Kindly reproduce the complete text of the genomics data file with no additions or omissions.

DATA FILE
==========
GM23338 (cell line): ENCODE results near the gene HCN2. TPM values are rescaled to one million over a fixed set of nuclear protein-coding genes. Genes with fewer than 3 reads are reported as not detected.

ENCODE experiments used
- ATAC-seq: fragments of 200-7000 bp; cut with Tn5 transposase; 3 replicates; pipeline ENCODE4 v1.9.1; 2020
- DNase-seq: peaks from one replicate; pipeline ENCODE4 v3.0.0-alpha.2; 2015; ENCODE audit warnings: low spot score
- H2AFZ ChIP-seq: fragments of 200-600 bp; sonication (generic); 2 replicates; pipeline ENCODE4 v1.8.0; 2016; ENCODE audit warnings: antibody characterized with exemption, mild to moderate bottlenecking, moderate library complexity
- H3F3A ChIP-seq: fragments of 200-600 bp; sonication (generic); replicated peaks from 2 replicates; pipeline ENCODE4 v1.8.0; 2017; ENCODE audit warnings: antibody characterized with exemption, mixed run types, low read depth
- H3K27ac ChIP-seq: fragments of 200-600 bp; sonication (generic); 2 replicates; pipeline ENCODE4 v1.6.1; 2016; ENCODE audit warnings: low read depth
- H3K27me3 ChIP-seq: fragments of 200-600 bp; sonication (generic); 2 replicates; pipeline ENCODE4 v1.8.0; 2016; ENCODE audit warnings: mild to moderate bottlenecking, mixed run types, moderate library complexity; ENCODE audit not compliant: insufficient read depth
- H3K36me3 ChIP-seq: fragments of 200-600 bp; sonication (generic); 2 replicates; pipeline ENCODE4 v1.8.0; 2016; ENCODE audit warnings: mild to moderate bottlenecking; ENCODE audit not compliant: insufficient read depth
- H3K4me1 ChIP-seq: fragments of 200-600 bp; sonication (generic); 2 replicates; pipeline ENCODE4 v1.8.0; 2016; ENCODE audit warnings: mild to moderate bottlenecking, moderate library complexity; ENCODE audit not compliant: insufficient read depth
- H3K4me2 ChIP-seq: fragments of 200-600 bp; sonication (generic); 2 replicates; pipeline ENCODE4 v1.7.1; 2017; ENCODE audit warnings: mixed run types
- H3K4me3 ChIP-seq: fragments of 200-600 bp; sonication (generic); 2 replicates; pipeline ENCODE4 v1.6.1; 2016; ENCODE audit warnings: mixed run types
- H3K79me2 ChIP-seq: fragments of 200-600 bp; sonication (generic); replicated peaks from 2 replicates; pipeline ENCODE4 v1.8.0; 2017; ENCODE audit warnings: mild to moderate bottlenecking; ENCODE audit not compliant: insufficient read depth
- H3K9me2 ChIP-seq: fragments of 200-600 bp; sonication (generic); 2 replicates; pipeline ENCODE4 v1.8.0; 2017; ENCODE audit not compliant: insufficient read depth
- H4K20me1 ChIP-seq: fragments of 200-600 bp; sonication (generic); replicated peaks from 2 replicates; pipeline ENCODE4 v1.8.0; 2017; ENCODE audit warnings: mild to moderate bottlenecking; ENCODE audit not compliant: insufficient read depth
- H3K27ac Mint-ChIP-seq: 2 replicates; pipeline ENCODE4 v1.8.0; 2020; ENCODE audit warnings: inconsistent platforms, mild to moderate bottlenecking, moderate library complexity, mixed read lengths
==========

GM23338 (cell line): ENCODE results near the gene HCN2. TPM values are rescaled to one million over a fixed set of nuclear protein-coding genes. Genes with fewer than 3 reads are reported as not detected.

ENCODE experiments used
- ATAC-seq: fragments of 200-7000 bp; cut with Tn5 transposase; 3 replicates; pipeline ENCODE4 v1.9.1; 2020
- DNase-seq: peaks from one replicate; pipeline ENCODE4 v3.0.0-alpha.2; 2015; ENCODE audit warnings: low spot score
- H2AFZ ChIP-seq: fragments of 200-600 bp; sonication (generic); 2 replicates; pipeline ENCODE4 v1.8.0; 2016; ENCODE audit warnings: antibody characterized with exemption, mild to moderate bottlenecking, moderate library complexity
- H3F3A ChIP-seq: fragments of 200-600 bp; sonication (generic); replicated peaks from 2 replicates; pipeline ENCODE4 v1.8.0; 2017; ENCODE audit warnings: antibody characterized with exemption, mixed run types, low read depth
- H3K27ac ChIP-seq: fragments of 200-600 bp; sonication (generic); 2 replicates; pipeline ENCODE4 v1.6.1; 2016; ENCODE audit warnings: low read depth
- H3K27me3 ChIP-seq: fragments of 200-600 bp; sonication (generic); 2 replicates; pipeline ENCODE4 v1.8.0; 2016; ENCODE audit warnings: mild to moderate bottlenecking, mixed run types, moderate library complexity; ENCODE audit not compliant: insufficient read depth
- H3K36me3 ChIP-seq: fragments of 200-600 bp; sonication (generic); 2 replicates; pipeline ENCODE4 v1.8.0; 2016; ENCODE audit warnings: mild to moderate bottlenecking; ENCODE audit not compliant: insufficient read depth
- H3K4me1 ChIP-seq: fragments of 200-600 bp; sonication (generic); 2 replicates; pipeline ENCODE4 v1.8.0; 2016; ENCODE audit warnings: mild to moderate bottlenecking, moderate library complexity; ENCODE audit not compliant: insufficient read depth
- H3K4me2 ChIP-seq: fragments of 200-600 bp; sonication (generic); 2 replicates; pipeline ENCODE4 v1.7.1; 2017; ENCODE audit warnings: mixed run types
- H3K4me3 ChIP-seq: fragments of 200-600 bp; sonication (generic); 2 replicates; pipeline ENCODE4 v1.6.1; 2016; ENCODE audit warnings: mixed run types
- H3K79me2 ChIP-seq: fragments of 200-600 bp; sonication (generic); replicated peaks from 2 replicates; pipeline ENCODE4 v1.8.0; 2017; ENCODE audit warnings: mild to moderate bottlenecking; ENCODE audit not compliant: insufficient read depth
- H3K9me2 ChIP-seq: fragments of 200-600 bp; sonication (generic); 2 replicates; pipeline ENCODE4 v1.8.0; 2017; ENCODE audit not compliant: insufficient read depth
- H4K20me1 ChIP-seq: fragments of 200-600 bp; sonication (generic); replicated peaks from 2 replicates; pipeline ENCODE4 v1.8.0; 2017; ENCODE audit warnings: mild to moderate bottlenecking; ENCODE audit not compliant: insufficient read depth
- H3K27ac Mint-ChIP-seq: 2 replicates; pipeline ENCODE4 v1.8.0; 2020; ENCODE audit warnings: inconsistent platforms, mild to moderate bottlenecking, moderate library complexity, mixed read lengths